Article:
Amazon drones zipping through the skies with customer purchases. Same-day delivery of hard line goods. Groceries coming from neighborhood stores to your door in two hours. The pressure of consumer demand for instantaneous fulfillment is changing the way we think of future warehouses and distribution centers, and their abilities to accommodate faster shipment.
Paying for Convenience
There used to be a question of whether or not customers wanted (and were willing to pay for) faster delivery. It was also unclear whether Amazon’s vision of an army of drones substituting for trucks would catch on with the public. But a recent report from McKinsey & Company debunked both myths by taking a closer look at the last mile of parcel delivery (i.e., getting goods to the customer). The report, based on 4,700 respondents in the U.S., China and Germany, found that 60 percent of consumers are in favor of or open to the idea of drone delivery; 25 percent of consumers today are willing to pay a premium for same-day or instant delivery. That’s one in four customers – and the number is expected to rapidly increase due to the buying patterns of those under 40.
So what’s happening in the world of warehouse management systems and shipping to facilitate this shift to on-demand delivery? Many WMS vendors have already added integrated shipping systems to their platforms. Some are better than others. For example, our Latitude Manifest & Shipping software is a multi-carrier solution that automatically finds the lowest available shipping rate (or fastest option for rush orders), whether the package is being delivered locally or internationally. It can automatically label and complete specialized paperwork for items such as hazardous materials, saving additional time.
Prioritizing Shipping Functions
Dimensioning is another aspect of shipment preparation that will take on greater significance in the future warehouse. 3-D technology now makes it easy to not only calculate the best packaging, it can help determine the best shipping solution. Plug that technology into a DIM software solution and you’ve got a quicker way to get a product into packaging and out the door, saving time and money.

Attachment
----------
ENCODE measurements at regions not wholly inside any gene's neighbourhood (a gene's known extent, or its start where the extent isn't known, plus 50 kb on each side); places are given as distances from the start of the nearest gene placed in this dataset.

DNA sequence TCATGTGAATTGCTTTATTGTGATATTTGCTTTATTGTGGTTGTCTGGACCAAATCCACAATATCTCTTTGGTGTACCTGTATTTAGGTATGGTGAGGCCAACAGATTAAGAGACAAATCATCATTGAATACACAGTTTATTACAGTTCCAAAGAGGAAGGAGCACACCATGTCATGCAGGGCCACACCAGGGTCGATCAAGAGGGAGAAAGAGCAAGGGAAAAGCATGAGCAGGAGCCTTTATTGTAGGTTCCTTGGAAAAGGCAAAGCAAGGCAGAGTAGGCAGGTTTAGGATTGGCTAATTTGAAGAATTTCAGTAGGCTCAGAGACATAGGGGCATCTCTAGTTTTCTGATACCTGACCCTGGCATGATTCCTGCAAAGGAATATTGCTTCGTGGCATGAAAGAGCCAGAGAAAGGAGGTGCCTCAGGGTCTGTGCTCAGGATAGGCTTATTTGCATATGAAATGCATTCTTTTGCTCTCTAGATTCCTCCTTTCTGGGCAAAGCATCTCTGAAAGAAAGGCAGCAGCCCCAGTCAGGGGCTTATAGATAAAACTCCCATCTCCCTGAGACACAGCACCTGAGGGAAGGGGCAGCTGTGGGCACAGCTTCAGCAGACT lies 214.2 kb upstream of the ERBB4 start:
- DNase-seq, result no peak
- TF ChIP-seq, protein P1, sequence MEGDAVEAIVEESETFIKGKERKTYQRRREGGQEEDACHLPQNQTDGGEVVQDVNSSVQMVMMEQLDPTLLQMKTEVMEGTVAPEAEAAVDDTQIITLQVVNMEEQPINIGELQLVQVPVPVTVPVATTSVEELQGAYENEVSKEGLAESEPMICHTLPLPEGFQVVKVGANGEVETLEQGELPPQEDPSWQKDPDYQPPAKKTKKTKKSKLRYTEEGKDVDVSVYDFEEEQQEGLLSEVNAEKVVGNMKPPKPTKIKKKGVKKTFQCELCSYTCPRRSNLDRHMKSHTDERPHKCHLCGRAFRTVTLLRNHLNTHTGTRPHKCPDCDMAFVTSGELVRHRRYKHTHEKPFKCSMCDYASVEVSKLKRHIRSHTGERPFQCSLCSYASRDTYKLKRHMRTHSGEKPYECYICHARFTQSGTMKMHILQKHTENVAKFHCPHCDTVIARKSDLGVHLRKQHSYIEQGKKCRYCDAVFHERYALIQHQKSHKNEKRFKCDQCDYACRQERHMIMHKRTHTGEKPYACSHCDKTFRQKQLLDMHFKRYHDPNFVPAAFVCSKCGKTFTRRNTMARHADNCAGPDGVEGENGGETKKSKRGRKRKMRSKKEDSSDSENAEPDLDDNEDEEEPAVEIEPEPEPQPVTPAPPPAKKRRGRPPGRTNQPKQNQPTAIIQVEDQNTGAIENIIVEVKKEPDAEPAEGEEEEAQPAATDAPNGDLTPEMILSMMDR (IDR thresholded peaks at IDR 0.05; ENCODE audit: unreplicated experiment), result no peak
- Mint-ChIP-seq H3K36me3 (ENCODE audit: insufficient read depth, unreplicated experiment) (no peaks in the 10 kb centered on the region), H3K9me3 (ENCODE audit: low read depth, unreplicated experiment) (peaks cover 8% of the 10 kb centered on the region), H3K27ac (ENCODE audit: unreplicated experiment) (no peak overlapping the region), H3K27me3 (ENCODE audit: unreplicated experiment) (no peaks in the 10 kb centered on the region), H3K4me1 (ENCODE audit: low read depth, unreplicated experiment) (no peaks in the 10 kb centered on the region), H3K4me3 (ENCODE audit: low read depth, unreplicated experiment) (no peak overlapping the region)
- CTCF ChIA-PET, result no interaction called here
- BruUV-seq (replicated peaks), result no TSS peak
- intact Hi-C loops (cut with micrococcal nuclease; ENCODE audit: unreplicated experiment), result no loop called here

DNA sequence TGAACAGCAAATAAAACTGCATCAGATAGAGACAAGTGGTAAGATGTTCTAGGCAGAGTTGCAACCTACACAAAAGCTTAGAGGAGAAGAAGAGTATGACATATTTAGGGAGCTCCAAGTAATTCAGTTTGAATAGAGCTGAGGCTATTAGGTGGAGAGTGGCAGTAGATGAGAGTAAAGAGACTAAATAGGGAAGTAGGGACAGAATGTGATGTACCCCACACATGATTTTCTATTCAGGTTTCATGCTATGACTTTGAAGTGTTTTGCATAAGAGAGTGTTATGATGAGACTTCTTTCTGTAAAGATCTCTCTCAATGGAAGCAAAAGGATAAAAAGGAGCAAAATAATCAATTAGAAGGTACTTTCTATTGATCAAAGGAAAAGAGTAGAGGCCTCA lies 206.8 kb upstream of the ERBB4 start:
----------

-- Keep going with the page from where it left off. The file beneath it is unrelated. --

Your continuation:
It’s only a matter of time before all carriers will use a dimension-based pricing model, so going forward, the ability to automatically measure package dimensions will be crucial for quoting accurate shipping costs. A WMS that allows for easy integration with a DIM system is your best bet for preparing to take advantage of dimensioning to cut costs. As an example, we integrated the Latitude Manifest & Shipping module with a dimensioning platform from QubeVu for Cascade Orthopedic Supply. This allowed the company to easily ship irregularly shaped items and achieve a 97 percent same-day shipping rate.
In the End
Network integration across systems will greatly improve inbound and outbound logistics in the warehouse of the future. It will enable the use of blockchain technology to secure and simplify shipping processes and to deliver real-time status of cargo. (A partnership between shipping magnate Maersk and IBM, announced earlier this year, is one of the first to explore how blockchain can be used in supply chain management.) At some point in the future, blockchain technology will integrate with the WMS as a private or permissioned ledger to share inbound and outbound shipping information – potentially with every invested party, including the customer.
You might say that the future warehouse will be ruled by the customer and the need for instantaneous fulfillment – and you’d be correct.
Eric Allais – President & CEO of PathGuide Technologies
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